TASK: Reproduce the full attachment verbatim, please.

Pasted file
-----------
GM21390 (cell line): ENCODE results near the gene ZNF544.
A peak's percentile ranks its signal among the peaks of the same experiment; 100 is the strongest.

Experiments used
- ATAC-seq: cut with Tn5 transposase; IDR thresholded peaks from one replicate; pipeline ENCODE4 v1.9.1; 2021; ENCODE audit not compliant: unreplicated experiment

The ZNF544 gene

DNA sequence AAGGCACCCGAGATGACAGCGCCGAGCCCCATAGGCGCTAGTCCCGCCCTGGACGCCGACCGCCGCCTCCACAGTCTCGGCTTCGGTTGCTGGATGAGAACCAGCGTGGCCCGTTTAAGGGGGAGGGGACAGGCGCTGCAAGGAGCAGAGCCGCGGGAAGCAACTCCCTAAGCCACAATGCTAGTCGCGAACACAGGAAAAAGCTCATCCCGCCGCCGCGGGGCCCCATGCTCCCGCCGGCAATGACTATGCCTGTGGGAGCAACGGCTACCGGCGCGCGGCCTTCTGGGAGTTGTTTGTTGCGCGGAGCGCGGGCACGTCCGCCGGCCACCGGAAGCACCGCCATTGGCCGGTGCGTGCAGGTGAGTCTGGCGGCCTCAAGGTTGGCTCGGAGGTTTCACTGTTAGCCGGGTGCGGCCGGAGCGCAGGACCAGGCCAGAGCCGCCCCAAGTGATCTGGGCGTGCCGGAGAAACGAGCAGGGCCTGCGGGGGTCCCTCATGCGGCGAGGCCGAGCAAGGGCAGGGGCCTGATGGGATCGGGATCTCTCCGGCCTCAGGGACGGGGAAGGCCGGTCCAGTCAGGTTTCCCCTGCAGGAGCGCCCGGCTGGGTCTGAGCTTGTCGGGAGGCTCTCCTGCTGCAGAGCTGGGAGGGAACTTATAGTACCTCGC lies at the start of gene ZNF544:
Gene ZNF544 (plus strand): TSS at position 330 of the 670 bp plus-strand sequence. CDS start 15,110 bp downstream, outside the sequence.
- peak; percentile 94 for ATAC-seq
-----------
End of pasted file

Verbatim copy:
GM21390 (cell line): ENCODE results near the gene ZNF544.
A peak's percentile ranks its signal among the peaks of the same experiment; 100 is the strongest.

Experiments used
- ATAC-seq: cut with Tn5 transposase; IDR thresholded peaks from one replicate; pipeline ENCODE4 v1.9.1; 2021; ENCODE audit not compliant: unreplicated experiment

The ZNF544 gene

DNA sequence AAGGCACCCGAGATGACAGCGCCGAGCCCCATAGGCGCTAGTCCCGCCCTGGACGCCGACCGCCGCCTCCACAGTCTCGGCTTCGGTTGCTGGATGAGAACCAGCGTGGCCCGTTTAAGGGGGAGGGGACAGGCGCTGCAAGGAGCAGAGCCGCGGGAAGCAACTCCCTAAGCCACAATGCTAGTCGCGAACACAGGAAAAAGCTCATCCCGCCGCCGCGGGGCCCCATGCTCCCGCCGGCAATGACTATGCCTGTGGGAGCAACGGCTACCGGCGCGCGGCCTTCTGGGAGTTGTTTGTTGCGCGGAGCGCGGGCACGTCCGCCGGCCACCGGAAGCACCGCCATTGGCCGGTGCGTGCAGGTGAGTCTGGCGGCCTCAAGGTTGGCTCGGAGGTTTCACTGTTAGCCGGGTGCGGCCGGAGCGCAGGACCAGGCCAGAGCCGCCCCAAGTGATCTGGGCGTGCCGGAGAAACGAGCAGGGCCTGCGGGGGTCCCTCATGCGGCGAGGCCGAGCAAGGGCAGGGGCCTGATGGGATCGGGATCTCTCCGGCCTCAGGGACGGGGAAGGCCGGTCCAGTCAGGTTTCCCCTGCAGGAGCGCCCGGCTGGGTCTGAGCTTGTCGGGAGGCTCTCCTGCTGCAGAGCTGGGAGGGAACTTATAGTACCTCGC lies at the start of gene ZNF544:
Gene ZNF544 (plus strand): TSS at position 330 of the 670 bp plus-strand sequence. CDS start 15,110 bp downstream, outside the sequence.
- peak; percentile 94 for ATAC-seq